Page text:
3. What made you want to audition for Glassheart? My friend Malloree Delayne Hill, who is a wonderful actress, has been involved with Everyday Inferno for a while, so when I saw the audition notice, there was a little "ping!" in my brain. When I read the plot summary and the sides I was smitten. It was obvious to me that this play is funny and special, and that I would have a ball being a part of it and getting to say those great words.

4. What do you relate to most about you character "Aoife"? What is one characteristic of hers you are glad you don't possess yourself? That's a tough one, because I think I possess all of "Aiofe's" qualities to some degree. What I like most about "Aiofe" is her self-awareness. She has a lot of problems, but she knows she has problems and she wants to do better. She knows that she hurts people and makes mistakes, but she always comes to a point where she can confront herself and see the truth of what she's doing. I certainly hope I haven't hurt people in the way that "Aiofe" probably has, but I can appreciate the frankness with which she looks at herself. Something else I really appreciate about "Aiofe" is her open heart. When she meets the "Beast," she is ready to help and accept him, despite his strange behavior. I think that "Aiofe" has a lot of empathy and when she looks at someone she quite literally sees the human before the beast.

However, "Aiofe" and I are in very different places in our lives. At the top of the play, "Aiofe" is barely capable of functioning and her ambitions are heart-breakingly simple. "Aiofe" is starting over, whereas I feel like I have been building a life that I love for years, so I don't envy her. Though for "Aiofe," starting over is the right thing to do.

Carey Cox5. What do you think this show will teach people? I think that people might see this show and think about how we see our lives as stories. The stories we tell ourselves about ourselves have a huge effect on our behavior and what roles we play in life. I see so many juicy lessons in this fairytale but my favorite one is this: sometimes we are trapped by our own narratives, and sometimes, when our life doesn't follow our projected story, the only way to find contentment is to let the story go.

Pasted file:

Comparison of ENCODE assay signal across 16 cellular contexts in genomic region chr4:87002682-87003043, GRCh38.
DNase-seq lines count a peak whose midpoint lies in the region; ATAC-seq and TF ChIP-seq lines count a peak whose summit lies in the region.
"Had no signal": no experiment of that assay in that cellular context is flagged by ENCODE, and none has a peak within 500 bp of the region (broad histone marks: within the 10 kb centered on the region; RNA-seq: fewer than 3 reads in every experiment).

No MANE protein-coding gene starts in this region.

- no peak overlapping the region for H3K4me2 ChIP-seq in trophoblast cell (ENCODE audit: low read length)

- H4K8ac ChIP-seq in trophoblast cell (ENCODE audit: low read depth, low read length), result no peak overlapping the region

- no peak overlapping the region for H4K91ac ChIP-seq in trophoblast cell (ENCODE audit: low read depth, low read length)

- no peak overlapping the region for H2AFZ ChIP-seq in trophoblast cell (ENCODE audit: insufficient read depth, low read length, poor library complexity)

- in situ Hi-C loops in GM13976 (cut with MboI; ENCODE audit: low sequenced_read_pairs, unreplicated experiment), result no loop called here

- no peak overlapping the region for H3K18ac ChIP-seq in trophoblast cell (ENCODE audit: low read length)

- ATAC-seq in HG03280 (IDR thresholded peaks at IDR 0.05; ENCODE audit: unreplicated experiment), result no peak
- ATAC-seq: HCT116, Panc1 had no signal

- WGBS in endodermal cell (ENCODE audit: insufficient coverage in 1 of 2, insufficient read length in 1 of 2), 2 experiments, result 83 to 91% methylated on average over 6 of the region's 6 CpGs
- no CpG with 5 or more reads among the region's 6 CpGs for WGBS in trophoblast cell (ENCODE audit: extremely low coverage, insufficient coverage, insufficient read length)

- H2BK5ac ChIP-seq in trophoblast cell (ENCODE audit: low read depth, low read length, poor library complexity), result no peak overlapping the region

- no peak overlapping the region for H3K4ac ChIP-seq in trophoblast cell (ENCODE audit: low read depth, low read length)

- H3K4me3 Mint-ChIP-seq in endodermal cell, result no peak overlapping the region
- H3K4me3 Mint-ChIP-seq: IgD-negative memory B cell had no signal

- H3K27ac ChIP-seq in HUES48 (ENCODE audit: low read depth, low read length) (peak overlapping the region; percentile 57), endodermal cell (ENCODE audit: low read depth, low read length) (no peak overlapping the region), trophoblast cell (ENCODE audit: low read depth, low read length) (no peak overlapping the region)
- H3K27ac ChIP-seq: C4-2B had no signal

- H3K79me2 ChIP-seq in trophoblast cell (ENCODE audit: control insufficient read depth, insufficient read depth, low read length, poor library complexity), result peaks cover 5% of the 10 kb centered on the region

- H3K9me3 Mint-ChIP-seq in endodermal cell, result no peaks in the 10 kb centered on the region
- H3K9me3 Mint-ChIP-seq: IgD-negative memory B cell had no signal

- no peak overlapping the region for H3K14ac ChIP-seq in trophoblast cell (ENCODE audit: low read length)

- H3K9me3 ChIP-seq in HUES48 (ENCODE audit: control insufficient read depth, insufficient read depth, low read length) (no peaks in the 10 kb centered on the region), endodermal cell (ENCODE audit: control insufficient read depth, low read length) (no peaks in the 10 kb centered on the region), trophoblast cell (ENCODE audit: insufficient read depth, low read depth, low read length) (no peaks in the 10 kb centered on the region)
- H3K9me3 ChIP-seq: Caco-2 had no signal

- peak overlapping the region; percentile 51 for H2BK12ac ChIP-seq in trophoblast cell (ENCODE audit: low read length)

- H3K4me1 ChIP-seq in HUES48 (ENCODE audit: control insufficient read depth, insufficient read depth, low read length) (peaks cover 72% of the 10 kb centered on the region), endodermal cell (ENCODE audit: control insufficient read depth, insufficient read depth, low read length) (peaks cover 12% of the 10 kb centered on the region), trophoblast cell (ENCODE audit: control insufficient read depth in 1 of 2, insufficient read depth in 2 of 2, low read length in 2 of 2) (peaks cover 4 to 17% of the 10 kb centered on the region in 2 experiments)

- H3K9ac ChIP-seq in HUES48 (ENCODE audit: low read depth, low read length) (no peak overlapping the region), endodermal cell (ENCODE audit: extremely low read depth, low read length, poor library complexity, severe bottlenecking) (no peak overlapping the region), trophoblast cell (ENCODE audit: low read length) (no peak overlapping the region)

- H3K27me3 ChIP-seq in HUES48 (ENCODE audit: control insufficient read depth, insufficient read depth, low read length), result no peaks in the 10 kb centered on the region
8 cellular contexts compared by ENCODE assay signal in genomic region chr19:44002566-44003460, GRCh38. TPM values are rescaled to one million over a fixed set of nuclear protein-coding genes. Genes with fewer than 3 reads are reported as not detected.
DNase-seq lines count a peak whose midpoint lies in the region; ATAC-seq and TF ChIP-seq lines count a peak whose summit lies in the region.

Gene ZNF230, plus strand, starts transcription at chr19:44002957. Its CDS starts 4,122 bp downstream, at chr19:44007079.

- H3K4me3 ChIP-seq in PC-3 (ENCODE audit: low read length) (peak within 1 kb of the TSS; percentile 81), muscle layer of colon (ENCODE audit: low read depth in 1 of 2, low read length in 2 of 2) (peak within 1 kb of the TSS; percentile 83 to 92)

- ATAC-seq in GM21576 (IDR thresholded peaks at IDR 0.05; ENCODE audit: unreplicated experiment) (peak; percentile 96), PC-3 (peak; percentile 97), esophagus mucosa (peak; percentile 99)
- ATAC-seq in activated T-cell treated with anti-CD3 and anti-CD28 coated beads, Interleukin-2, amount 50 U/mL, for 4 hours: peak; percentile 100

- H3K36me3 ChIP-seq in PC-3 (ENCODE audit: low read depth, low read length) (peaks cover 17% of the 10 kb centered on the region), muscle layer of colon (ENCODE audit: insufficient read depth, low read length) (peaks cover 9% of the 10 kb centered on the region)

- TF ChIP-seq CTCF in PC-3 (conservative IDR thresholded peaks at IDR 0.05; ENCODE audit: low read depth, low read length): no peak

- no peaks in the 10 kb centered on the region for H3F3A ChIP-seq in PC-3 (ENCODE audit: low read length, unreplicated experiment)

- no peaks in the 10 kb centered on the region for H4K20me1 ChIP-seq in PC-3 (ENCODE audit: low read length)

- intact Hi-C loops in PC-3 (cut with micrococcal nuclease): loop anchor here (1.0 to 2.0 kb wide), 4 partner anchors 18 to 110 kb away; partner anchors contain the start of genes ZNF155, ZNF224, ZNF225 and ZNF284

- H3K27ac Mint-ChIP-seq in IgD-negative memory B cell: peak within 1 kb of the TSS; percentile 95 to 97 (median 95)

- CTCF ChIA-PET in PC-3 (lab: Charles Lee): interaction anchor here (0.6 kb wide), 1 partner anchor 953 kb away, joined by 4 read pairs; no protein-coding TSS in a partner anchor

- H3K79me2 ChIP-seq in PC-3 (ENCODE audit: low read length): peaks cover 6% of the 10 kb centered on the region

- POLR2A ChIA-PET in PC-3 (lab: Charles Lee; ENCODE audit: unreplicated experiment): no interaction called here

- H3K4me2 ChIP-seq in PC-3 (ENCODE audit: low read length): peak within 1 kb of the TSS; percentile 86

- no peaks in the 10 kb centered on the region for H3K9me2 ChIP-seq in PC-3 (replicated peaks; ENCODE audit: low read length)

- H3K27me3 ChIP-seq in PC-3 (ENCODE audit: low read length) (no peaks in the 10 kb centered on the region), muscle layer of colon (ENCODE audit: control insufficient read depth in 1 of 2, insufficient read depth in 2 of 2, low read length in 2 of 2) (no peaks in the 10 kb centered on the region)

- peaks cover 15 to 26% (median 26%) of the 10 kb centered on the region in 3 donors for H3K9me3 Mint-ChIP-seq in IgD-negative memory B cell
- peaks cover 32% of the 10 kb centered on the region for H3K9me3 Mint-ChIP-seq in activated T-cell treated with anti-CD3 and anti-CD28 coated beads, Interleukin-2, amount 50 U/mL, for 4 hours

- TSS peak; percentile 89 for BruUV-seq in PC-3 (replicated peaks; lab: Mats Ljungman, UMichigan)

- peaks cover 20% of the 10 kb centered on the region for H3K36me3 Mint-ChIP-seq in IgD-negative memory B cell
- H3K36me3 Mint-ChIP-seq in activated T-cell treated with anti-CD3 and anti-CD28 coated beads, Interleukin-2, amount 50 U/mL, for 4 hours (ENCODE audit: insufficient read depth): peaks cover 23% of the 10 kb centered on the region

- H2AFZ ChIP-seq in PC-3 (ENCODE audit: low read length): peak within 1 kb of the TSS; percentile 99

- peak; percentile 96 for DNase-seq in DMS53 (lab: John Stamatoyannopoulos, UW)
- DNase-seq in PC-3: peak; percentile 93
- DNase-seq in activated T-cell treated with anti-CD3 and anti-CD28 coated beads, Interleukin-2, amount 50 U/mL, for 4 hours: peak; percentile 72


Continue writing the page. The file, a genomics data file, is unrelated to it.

6. Glassheart explores the space between light & dark. With all the recent tragedies we've been having from the deadly hurricanes, the shooting in Vegas, and so many others, how do you find the light in the darkness? Knowledge is a light. Lately I am trying to listen and to keep my mouth shut. I'm trying to question what I think I know and actually hear what people say when they talk. I'm finding light in other people. I'm reaching out to friends, I'm meeting eyes on the street, I'm talking to people on the subway. I'm laughing as much as I can. When I look at people, I'm trying to see the human before the beast.

7. The show also shows the sacrifices we make in search of an ordinary life. What sacrifices, if any, have you made in your life and art? I don't think I've made any sacrifices on a grandiose scale, but having a painful chronic illness means I sacrifice a lot of little things every day to be able to remain reliable in this collaborative art form. I was always taught that real actors never get sick. Well, no disrespect, but I'm literally always sick. To make sure that I am strong and alert enough to work during rehearsal hours, I don't do a lot of the things I want to do. I work a job with very flexible hours so that I can work a ton when I'm healthier but take it easy on myself when I'm not doing so well. I have to ration my energy because if I overdo it one day, I will pay for it for days after. It gets me down being so young and having to treat myself so delicately, but there are beautiful spiritual side effects from living life at a slower pace in this city. That sounds cheesy but for me it's been so true!